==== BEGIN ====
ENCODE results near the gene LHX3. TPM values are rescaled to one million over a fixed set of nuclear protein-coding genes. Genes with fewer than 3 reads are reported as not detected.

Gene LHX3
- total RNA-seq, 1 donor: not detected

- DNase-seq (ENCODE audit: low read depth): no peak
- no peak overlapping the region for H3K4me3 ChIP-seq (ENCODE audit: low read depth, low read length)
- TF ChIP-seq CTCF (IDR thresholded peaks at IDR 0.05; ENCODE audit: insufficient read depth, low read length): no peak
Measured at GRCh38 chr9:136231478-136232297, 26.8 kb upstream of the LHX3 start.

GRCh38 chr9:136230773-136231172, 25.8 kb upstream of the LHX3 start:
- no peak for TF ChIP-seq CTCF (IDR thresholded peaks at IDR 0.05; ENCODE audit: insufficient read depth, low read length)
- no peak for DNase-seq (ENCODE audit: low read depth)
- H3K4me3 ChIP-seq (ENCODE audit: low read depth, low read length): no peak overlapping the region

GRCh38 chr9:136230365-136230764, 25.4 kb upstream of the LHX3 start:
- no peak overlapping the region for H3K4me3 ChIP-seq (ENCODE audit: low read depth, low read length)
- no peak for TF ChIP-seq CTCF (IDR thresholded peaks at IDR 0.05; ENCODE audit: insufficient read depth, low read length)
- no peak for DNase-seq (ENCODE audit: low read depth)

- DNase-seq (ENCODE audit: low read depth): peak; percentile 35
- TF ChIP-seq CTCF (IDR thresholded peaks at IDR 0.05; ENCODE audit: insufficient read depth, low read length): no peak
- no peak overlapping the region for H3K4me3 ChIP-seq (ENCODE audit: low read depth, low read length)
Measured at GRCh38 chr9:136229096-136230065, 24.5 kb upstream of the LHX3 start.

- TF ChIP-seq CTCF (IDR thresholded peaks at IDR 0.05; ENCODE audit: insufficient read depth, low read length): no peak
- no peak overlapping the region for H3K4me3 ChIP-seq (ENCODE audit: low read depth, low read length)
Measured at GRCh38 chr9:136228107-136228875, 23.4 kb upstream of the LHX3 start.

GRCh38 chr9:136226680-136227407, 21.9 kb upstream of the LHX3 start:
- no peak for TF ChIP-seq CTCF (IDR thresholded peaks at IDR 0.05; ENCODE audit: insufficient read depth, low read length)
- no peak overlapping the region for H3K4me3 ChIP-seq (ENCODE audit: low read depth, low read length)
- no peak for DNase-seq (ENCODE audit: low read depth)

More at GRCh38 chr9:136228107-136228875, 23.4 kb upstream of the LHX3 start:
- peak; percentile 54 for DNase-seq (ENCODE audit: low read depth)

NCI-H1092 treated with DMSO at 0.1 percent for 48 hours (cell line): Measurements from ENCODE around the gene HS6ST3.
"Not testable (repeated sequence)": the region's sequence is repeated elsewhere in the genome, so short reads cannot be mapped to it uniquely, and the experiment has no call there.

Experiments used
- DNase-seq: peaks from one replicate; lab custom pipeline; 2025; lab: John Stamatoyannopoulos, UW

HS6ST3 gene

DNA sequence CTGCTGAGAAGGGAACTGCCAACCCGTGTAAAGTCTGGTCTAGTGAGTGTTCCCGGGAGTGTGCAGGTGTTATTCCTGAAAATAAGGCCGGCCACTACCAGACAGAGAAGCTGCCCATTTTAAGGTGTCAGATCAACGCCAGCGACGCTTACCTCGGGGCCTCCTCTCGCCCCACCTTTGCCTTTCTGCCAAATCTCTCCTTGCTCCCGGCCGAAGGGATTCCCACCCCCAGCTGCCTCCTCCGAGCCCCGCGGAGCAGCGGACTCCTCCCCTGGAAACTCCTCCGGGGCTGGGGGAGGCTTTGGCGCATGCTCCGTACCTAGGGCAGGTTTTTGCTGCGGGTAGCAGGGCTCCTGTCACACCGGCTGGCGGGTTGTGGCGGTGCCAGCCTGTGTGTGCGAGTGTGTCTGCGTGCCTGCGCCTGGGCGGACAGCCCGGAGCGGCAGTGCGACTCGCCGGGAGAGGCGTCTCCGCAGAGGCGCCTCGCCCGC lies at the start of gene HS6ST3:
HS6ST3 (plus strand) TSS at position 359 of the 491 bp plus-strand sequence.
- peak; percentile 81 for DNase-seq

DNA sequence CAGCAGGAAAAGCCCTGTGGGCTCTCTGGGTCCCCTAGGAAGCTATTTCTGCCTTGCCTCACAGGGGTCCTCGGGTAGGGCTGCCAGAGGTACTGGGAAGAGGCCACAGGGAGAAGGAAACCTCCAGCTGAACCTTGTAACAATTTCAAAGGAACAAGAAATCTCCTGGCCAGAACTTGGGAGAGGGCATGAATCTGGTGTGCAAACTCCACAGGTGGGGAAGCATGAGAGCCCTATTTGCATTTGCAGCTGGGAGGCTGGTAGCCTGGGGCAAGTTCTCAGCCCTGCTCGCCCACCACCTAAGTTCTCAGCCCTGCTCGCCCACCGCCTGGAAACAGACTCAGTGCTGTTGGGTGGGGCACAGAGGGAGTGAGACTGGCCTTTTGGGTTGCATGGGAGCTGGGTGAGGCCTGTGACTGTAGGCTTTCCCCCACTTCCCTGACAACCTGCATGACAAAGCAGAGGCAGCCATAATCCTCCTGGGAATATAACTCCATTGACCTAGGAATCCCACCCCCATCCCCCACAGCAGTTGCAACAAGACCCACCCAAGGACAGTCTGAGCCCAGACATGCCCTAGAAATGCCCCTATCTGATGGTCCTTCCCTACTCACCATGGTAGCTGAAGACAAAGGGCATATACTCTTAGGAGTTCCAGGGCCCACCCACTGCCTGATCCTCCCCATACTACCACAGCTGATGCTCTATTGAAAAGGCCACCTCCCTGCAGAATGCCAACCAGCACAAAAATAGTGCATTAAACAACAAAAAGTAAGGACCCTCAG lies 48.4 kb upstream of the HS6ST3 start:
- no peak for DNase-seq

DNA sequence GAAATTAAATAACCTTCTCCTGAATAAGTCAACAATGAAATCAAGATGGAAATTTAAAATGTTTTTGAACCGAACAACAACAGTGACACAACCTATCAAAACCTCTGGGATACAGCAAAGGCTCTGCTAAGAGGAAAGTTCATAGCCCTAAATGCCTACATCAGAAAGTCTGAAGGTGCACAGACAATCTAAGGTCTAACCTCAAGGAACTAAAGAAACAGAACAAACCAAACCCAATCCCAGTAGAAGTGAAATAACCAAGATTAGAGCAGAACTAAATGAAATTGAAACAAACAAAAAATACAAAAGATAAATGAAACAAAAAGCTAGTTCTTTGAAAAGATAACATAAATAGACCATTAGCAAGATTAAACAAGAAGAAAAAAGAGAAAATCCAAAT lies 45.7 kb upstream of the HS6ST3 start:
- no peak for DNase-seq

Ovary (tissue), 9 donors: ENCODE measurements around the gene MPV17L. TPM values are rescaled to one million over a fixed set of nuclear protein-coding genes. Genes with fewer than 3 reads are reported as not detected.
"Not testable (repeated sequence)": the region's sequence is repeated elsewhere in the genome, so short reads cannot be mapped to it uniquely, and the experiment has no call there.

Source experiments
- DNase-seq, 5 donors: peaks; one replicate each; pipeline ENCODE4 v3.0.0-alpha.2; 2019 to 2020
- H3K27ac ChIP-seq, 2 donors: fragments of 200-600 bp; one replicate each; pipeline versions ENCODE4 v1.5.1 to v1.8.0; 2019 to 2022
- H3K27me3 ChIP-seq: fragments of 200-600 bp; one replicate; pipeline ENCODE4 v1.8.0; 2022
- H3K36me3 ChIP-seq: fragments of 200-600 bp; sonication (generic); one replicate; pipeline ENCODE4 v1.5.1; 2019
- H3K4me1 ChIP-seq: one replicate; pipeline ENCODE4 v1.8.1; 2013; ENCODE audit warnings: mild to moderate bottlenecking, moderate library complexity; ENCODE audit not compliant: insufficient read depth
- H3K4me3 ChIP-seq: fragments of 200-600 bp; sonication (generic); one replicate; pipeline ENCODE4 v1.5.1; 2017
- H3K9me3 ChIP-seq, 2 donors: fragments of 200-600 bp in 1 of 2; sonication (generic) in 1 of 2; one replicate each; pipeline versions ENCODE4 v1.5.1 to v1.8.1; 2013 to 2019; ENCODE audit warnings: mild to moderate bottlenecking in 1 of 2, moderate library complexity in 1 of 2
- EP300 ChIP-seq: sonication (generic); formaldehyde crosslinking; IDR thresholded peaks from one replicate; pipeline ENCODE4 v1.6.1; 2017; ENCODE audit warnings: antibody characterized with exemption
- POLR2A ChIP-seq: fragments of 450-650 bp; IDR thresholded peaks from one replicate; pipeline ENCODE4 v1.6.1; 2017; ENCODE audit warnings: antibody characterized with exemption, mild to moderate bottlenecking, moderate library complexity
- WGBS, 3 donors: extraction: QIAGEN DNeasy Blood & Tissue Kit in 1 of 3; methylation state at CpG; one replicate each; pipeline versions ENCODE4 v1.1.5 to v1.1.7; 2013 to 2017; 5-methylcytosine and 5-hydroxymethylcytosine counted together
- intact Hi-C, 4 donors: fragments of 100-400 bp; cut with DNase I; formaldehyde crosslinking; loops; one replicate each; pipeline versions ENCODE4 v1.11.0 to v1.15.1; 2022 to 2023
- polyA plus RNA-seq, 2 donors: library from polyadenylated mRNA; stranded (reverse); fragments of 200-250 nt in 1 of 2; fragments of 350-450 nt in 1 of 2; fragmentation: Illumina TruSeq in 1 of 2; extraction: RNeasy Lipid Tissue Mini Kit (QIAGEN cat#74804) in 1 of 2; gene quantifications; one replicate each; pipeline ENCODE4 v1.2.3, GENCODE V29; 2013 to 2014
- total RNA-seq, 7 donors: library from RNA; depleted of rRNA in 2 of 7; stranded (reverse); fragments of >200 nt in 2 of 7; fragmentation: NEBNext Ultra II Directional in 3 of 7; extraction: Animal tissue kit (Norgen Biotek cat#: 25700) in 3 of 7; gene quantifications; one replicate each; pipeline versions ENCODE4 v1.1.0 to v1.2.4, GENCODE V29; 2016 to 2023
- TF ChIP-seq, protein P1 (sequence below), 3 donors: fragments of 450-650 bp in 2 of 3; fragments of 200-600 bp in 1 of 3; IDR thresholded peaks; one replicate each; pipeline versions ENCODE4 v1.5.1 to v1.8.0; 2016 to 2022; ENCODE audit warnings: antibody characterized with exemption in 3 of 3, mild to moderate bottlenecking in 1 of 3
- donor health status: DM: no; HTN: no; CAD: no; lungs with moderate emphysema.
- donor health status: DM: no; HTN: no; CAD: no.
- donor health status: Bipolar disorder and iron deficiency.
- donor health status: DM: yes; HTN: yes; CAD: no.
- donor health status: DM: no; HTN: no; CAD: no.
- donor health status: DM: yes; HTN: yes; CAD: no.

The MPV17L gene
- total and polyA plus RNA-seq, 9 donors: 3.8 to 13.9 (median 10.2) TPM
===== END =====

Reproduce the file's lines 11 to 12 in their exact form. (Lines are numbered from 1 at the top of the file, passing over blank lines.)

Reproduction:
- H3K4me3 ChIP-seq (ENCODE audit: low read depth, low read length): no peak overlapping the region

GRCh38 chr9:136230365-136230764, 25.4 kb upstream of the LHX3 start: